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Style Analysis Of Amy Tan In "The Joy Luck Club"

1608 words - 6 pages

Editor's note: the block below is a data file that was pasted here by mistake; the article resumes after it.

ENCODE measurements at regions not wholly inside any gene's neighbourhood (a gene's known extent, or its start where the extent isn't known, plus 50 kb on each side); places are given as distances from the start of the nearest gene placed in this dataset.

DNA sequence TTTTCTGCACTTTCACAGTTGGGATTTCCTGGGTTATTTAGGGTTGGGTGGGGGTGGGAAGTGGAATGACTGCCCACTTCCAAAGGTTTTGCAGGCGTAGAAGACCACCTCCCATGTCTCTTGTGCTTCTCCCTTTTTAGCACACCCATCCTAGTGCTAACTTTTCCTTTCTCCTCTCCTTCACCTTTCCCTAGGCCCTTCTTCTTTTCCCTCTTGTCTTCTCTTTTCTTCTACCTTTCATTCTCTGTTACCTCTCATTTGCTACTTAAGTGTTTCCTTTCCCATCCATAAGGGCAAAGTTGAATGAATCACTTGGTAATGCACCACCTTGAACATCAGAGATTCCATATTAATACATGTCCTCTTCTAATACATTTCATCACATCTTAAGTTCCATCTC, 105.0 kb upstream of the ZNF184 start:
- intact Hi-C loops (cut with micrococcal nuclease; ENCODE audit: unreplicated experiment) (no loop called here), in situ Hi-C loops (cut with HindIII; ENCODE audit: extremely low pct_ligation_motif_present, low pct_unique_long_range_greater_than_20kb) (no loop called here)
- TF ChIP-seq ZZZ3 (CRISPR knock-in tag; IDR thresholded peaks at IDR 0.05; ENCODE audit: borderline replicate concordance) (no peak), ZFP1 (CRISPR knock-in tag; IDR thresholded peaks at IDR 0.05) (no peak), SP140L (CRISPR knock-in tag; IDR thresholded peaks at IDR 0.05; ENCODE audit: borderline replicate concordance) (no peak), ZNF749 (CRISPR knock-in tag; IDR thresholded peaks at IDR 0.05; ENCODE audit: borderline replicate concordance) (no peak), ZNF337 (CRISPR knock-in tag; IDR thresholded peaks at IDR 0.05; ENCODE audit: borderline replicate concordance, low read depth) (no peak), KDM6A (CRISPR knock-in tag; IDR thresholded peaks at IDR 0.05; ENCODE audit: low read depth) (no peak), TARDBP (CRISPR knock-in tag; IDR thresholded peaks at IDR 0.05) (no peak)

Raymond Chandler, a fiction writer, once said, "The most durable thing in writing is style." True, the style is often defined as one of the most important elements in writing. In Amy Tan's novel, "The Joy Luck Club", the style significantly contributes to the development of both the tone and the theme of the influences that a mother can have on her daughter. The author effectively portrays the somber tone and the theme by using a concise style of diction, images, details, language, sentence structure, point of view, and organization.The author emphasizes the tone and the theme of the novel by using a variety of diction words that include repetition of words, archaic words, connotation, and abstract diction. Primarily, the usage of repetitive words reflects on the influences a mother has on her daughter and also on the melancholy tone. In the story, many incidents describe Ying-ying and her daughter, Lena, as "ghosts" and unseen. Ying-ying, after experiencing the pains of her first marriage, willingly gives up the soul that causes her so much pain and becomes a mortal ghost. Lena, having perhaps influences from the traditional Chinese views of her mother, Ying-ying, also experiences similar grieves in her marriage and eventually becomes "a ghost" and the shadow of her husband (Tan 177). The repetition of words relate them together in a sense of lacking recognizability by others and how the daughter seems to act from the awareness of her mother's behaviors; it also indicates the effect of the melancholy tone on the sorrows the characters experience and suffer. In addition, Tan also uses an assortment of archaic words to demonstrate the theme and tone. Occurring in many places of the novel, the usage of early Chinese words illustrates the influences of the mothers to the daughters of growing up in a Chinese family; they are able to share a bond that enables them to understand the meanings of the Chinese words. Specifically, in the story of Rose Hsu, the mother depicts Rose as "hulihudu," meaning that she appears confused in the situation of her marriage. The mother significantly influences her daughter by this word; Rose recognizes the meaning and finally speaks up to her marriage problems. By using this archaic word, the author provides us with the understanding of the somber tone occurring in the story to describe the catastrophic situation of the marriage and also on the theme of the influences the daughter receives. Furthermore, the use of connotation offers insight on the tone of the novel. In Ying-ying's story, the word tiger suggests a non-literal meaning of a double-sided characteristic: the gold side that "leaps with its fierce heart" and the black side, which "hid[es]...between trees..., waiting patiently for things to come" (Tan 282). She does not learn to use her black side until the incident of her first marriage, which causes her numerous laments. This word seems to indicate the miseries that Ying-ying suffers through the use of her...

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